What is Evidence-Based Design and Why it Matters?

At Gilmore Interior Design, Evidence-Based Design is the core of our offering. But what exactly is evidence-based design?  

In this blog post, we’ll explain what Evidence-Based Design is, and why it plays such an important part in designing for modern Aged Care facilities. 

What Is Evidence-Based Design?

Evidence-Based Design, or EBD, is the process of using scientific research and knowledge to inform design decisions during a project. 

Especially important in Health Care and Aged Care Design, EBD is the difference between a space that just looks great, and a space that looks great, but also prevents and mitigates known issues. 

The main premise behind evidence-based design is that there is a science behind every design decision. For instance, we know that people suffering with Dementia experience anxiety and confusion. With this knowledge, the Interior Designer will aim to create an interior scheme that isn’t too busy or complicated, as that could cause some agitation amongst residents. This example is well illustrated by wide corridors with clear navigation markers, common in Aged Care facilities. 

Another example that is relevant to Aged Care Design, is evidence that Dementia sufferers can often see vibrant patterns on fabrics as being quite distorted, while sharp edges of furniture can appear blurred. This evidence would therefore lead us to choose plain fabrics, and also to consider contrasting the fabric colour to the furniture frame and the floor, so that chairs and tables can be clearly seen. 

Why Evidence-Based Design Is So Important In Aged Care Homes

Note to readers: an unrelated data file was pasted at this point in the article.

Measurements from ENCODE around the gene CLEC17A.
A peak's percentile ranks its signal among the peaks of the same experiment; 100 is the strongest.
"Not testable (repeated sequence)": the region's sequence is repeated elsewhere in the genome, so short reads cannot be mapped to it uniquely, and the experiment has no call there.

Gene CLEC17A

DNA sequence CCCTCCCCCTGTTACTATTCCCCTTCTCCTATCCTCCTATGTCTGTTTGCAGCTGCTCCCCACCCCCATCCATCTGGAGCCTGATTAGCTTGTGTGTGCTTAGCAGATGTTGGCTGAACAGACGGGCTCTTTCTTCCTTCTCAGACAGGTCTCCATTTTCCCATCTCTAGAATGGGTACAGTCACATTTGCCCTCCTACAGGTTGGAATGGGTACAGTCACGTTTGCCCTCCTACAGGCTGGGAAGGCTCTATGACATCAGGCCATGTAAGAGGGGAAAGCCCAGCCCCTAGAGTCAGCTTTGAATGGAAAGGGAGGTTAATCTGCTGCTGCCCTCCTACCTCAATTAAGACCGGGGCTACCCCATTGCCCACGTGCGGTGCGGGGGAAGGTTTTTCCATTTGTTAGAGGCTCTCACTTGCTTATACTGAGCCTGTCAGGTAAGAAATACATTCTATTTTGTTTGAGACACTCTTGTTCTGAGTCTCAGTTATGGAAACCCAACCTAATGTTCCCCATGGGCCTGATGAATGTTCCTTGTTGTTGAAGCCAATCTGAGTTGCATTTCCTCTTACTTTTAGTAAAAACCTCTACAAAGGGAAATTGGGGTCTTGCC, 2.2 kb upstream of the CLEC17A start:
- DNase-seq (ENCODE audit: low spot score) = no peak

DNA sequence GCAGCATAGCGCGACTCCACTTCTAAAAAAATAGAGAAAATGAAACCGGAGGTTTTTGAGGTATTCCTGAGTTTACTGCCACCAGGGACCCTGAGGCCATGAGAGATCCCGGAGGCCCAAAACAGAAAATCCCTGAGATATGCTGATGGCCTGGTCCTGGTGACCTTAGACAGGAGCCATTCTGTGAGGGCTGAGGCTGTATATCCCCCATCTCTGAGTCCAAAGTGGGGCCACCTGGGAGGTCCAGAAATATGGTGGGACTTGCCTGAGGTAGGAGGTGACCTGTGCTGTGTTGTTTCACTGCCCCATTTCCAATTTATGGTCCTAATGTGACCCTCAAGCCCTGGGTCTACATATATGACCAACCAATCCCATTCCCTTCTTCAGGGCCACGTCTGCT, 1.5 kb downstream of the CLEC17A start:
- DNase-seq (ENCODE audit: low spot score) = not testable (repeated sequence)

There are a number of reasons why evidence-based design is so important in today’s care homes. 

One of the main reasons is that it improves the residents’ safety. As mentioned above, using evidence to decide on the colour schemes and furniture choices can prevent the risk of accidents in Dementia suffers’ rooms. 

As well as making spaces safer, EBD also makes them significantly more comfortable and supportive for residents. By knowing which design elements trigger anxiety and stress, and avoiding them, designers can create spaces that enhance the overall comfort and experience of residents. 

Elderly residents often find that they can retain their independence for longer in care homes that are designed with an evidence-based focus. It makes it easier for them to get around and use appliances, fixtures, and furniture independently, despite their impaired mobility and sight. 

It’s not only residents that enjoy the benefits of evidence-based design. Better planned spaces contribute to a reduction in behavioural problems, which, in turn, makes the carer’s and staff’s job run smoothly. 

Attesting the power of evidence-based design is the positive feedback received on our work at Dudley Foord House in NSW. Management reported a significant reduction in disturbed behaviour since an existing group of residents were moved to the new facility, which was designed with an EBD focus. We attribute this success to the application of an evidence-based Interior Design Scheme that enables residents to move freely and safely throughout the facility. 

Key Design triggers utilised: 

  • Feature doors, with personalised mouldings and colours on resident rooms
  • Individual memory support displays at resident bedroom entries

EBD is also more likely to comply with all the current regulations that are in place for Aged Care facilities. 

A care home that is designed with an EBD focus creates safety, harmony and comfort for residents and their families, whilst increasing management and care efficiencies.  

If you are interested in learning more about how evidence-based design can improve your Aged Care facility, get in touch with us today. 

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